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Walker Webinar: HBR’s Adi Ignatius—From Putin to Remote Work

In 2007, Time Magazine named Russian President Vladimir Putin its “Person of the Year.” A quarter of a century later, Putin continues to fight for possession of Ukraine. Which is one reason why Adi Ignatius was a compelling Walker Webcast guest on June 22, 2022. Before his current stint as Harvard Business Review’s Editor-in-Chief, Ignatius was Deputy Managing Editor of Time. He also authored Putin’s “Person of the Year” profile, allowing him to offer insights about the Putin of the late ‘aughts and the Putin of today.

“The Putin of 2007 is similar to the Putin of 2022,” Ignatius told Walker & Dunlop chairman and CEO Willy Walker. “He was really animated. What he spoke most passionately about and even aggressively about was a sense of humiliation, a sense of lost pride and a sense that the West didn’t respect Russia.” Ignatius continued that Putin’s world view was that ethnic Russians had been stranded outside the Russian border when the Soviet Union broke up, and they were being mistreated. “That’s exactly how he talked when he launched his most recent incursion into Ukraine,” Ignatius said. “To protect Russians who, in his mind, were being treated badly.”

Another thing that stood out about Putin? His intensity. “There were several of us who came in from New York for this interview at his dacha, and we’re sitting with him for 3 ½ hours,” Ignatius recalled. “We commented later that we couldn’t remember seeing him blink. And the only time he laughed was to make fun of a couple of us.”

In addition to insights about the Russian economy and China’s recent history (Tiananmen Square specifically), the hour-long webcast discussion delved into politics, workplace diversity, CEO activism and the Harvard Business News’ purpose. It’s not a sales tool or what Ignatius called a “vanity publication for the Harvard Business School.” Rather, the publication’s goal is “to acquire and publish the most important ideas in business,” Ignatius said.

And one of those ideas discussed webinar was remote work. “This is kind of an issue de jour for everyone,” Walker noted. “Everyone is debating this issue, when it’s actually a personal issue.”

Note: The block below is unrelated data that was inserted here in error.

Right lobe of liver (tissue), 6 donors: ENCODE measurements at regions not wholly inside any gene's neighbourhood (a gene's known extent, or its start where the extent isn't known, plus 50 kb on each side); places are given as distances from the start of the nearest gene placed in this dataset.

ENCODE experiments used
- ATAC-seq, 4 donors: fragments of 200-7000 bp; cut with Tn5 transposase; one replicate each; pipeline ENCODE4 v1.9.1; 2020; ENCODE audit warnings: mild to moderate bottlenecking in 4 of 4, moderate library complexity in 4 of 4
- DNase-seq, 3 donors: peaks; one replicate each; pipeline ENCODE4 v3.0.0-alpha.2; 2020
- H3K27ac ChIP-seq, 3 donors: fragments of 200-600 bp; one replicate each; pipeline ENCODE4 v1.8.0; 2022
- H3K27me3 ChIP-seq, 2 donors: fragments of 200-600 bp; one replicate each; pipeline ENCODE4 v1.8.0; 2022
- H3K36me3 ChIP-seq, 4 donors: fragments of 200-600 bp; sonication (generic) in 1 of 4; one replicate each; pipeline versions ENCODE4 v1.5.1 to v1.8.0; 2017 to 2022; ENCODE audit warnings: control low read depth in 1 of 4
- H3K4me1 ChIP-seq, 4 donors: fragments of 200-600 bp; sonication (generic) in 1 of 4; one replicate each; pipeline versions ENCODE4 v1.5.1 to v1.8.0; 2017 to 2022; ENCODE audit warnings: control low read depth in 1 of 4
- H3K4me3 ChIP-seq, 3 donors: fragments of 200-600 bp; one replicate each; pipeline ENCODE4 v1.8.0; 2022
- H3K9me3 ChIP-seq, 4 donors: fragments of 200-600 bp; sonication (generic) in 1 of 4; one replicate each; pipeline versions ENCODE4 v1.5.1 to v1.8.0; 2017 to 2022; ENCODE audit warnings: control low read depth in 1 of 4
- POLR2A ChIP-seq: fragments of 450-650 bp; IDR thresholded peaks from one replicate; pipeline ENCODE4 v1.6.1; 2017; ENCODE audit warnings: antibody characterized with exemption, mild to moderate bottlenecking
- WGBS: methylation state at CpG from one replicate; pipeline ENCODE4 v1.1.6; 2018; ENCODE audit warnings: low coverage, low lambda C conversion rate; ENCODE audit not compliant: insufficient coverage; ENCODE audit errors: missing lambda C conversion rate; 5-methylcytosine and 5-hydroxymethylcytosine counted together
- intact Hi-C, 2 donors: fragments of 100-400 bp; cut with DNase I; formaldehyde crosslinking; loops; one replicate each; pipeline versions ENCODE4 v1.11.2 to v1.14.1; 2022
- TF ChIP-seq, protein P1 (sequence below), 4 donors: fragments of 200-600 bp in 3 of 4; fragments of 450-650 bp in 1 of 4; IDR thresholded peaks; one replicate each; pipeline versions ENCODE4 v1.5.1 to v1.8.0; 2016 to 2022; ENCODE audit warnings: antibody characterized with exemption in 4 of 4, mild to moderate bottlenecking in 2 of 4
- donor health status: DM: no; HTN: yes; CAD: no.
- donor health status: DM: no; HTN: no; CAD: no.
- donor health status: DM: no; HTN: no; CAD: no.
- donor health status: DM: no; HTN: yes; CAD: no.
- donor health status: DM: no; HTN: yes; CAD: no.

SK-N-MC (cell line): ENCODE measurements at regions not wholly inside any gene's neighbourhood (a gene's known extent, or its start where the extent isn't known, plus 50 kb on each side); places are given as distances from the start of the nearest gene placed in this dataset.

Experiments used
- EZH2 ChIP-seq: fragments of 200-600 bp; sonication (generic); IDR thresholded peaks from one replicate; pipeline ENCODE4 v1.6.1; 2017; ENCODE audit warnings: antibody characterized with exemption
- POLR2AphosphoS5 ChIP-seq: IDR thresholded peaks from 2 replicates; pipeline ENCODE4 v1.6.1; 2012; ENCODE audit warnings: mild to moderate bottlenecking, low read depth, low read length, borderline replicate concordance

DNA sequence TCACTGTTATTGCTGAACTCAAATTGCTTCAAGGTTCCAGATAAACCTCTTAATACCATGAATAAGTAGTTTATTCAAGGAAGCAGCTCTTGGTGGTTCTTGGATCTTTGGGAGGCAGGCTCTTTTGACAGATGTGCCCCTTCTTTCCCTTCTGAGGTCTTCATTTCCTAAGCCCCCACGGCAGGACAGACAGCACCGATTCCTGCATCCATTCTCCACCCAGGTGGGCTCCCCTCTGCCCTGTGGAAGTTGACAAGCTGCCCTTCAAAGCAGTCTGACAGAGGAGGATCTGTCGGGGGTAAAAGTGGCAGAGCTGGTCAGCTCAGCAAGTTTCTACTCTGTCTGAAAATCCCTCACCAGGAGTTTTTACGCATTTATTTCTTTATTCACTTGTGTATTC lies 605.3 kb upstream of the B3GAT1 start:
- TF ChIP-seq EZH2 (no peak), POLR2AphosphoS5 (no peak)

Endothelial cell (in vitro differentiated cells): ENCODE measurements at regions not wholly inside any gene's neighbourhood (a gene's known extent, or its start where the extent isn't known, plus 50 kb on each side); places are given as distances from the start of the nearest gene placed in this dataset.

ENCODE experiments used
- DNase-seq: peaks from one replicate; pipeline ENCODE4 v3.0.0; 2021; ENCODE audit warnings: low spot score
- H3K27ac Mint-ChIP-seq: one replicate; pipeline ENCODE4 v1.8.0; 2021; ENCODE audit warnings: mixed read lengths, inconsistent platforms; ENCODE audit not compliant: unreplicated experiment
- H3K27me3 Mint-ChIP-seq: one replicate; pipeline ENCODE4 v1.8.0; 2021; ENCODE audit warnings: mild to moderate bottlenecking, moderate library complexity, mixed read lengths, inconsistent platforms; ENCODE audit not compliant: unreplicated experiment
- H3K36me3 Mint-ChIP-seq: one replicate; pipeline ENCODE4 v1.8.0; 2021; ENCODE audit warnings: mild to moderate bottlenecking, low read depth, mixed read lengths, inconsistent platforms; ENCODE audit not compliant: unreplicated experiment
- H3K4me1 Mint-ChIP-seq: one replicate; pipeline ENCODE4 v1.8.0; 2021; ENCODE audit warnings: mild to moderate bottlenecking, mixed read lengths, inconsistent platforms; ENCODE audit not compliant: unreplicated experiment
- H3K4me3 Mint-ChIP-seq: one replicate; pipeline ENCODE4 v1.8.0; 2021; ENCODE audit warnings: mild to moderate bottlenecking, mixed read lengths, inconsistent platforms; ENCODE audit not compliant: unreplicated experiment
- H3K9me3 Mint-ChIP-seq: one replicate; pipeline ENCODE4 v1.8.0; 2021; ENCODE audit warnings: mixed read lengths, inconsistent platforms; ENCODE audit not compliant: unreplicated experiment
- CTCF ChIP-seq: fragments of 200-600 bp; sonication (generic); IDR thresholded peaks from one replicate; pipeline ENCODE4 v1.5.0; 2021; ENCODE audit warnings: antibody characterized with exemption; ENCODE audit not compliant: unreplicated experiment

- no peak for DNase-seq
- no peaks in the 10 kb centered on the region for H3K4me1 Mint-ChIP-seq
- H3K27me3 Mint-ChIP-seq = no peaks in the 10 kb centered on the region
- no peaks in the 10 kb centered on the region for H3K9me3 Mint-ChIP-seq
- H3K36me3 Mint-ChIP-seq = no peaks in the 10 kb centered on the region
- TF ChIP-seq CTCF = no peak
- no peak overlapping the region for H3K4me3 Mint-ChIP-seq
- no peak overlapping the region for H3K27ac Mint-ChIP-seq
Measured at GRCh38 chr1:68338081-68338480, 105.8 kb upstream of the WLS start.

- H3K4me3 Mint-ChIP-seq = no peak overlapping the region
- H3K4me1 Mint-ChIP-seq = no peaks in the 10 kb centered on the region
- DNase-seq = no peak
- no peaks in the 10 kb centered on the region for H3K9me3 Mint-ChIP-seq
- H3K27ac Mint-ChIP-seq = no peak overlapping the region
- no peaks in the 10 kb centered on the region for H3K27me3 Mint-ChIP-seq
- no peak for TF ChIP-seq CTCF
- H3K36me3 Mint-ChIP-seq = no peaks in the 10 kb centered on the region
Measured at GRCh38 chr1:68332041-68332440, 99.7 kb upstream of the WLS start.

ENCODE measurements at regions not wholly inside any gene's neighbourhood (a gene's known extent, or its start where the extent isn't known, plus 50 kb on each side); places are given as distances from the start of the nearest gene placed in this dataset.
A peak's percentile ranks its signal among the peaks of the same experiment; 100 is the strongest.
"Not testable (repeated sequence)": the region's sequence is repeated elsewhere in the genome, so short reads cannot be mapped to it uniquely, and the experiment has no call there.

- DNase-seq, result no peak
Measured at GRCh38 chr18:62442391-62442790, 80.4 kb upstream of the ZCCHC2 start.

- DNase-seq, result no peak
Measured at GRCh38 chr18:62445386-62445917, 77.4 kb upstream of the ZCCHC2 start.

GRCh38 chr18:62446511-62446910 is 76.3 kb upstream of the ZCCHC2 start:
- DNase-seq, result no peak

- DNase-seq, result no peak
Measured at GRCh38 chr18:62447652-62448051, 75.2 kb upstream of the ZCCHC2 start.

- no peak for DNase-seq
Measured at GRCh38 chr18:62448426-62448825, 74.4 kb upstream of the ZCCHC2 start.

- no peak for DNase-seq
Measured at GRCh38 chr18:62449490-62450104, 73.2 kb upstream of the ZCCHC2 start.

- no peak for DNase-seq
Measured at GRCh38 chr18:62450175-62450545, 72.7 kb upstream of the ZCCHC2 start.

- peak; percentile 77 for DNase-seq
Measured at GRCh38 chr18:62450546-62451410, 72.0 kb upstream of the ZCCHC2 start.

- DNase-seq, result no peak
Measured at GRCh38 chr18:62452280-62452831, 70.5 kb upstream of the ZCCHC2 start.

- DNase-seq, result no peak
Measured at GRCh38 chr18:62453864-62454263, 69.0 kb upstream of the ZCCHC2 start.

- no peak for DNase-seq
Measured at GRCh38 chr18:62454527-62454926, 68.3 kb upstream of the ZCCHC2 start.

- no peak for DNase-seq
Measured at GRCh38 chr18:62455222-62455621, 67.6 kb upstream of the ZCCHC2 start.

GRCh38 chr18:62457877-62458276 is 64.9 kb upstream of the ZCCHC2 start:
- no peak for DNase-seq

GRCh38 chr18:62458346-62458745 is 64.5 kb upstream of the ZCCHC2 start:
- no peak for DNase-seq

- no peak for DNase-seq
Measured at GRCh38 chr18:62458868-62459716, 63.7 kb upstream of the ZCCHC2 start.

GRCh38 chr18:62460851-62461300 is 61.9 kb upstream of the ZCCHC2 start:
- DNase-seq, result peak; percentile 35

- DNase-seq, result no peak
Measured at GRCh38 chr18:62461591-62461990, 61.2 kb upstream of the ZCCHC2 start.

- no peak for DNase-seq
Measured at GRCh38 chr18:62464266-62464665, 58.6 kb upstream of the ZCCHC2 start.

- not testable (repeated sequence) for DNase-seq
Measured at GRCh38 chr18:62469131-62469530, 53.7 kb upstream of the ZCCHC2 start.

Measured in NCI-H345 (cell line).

But is it effective or productive? “I think the research will probably tell us maybe what we should be doing, but we definitely aren’t there yet,” Ignatius observed, going on to discuss what he called “the most cited bit of research about work from home.” Entitled “Does Working From Home Work? Evidence from a Chinese Experiment,” and presented by the National Bureau of Economic Research in 2013, the research reported that Chinese employees at a travel agency who worked from home were more productive and happier than those who remained in the office. “What did not go up—and this is a problem—is promotions,” Ignatius said. “So, the people who were remote were promoted far less than their counterparts who were at headquarters.”

But even with promotions potentially endangered, more employees seem to want to work remotely, at least part of the time. According to Ignatius, this brings up the question as to what exactly an office is, and its purpose. In fact, HBR’s 2020 article “What Is an Office For?” brings up those very issues.

“Think of (the office) as a tool,” Ignatius advised. “It’s not just a place where people go to work every day—we’re past that.” As a tool, the office should be considered a location where everyone comes together for various purposes, ranging from comradery to hackathons.  “I think it was Nitin Nohria, the former dean of Harvard Business School, who said we need to think of the office as a clubhouse; that’s where we come together to connect, and to celebrate, and to create and sustain culture,” Ignatius said.

On-demand replays of the June 22, 2022 webcast are available by clicking here and through Walker & Dunlop’s Driven by Insight podcast series.


Inside The Story

HBR's Adi AgnatiusWalker & Dunlop's Willy Walker

About Amy Wolff Sorter

I love content. I love writing it, visualizing it, and manipulating it to fit into different formats. I have years of experience in working with content, both as creator and editor. The content I create and edit provides assistance with many goals, ranging from lead generation, to developing street cred through well-timed thought-leadership pieces. Content skills include, but aren't limited to, articles and blogs, e-mails, promotional collateral, infographics, e-books and white papers, website copy and more.

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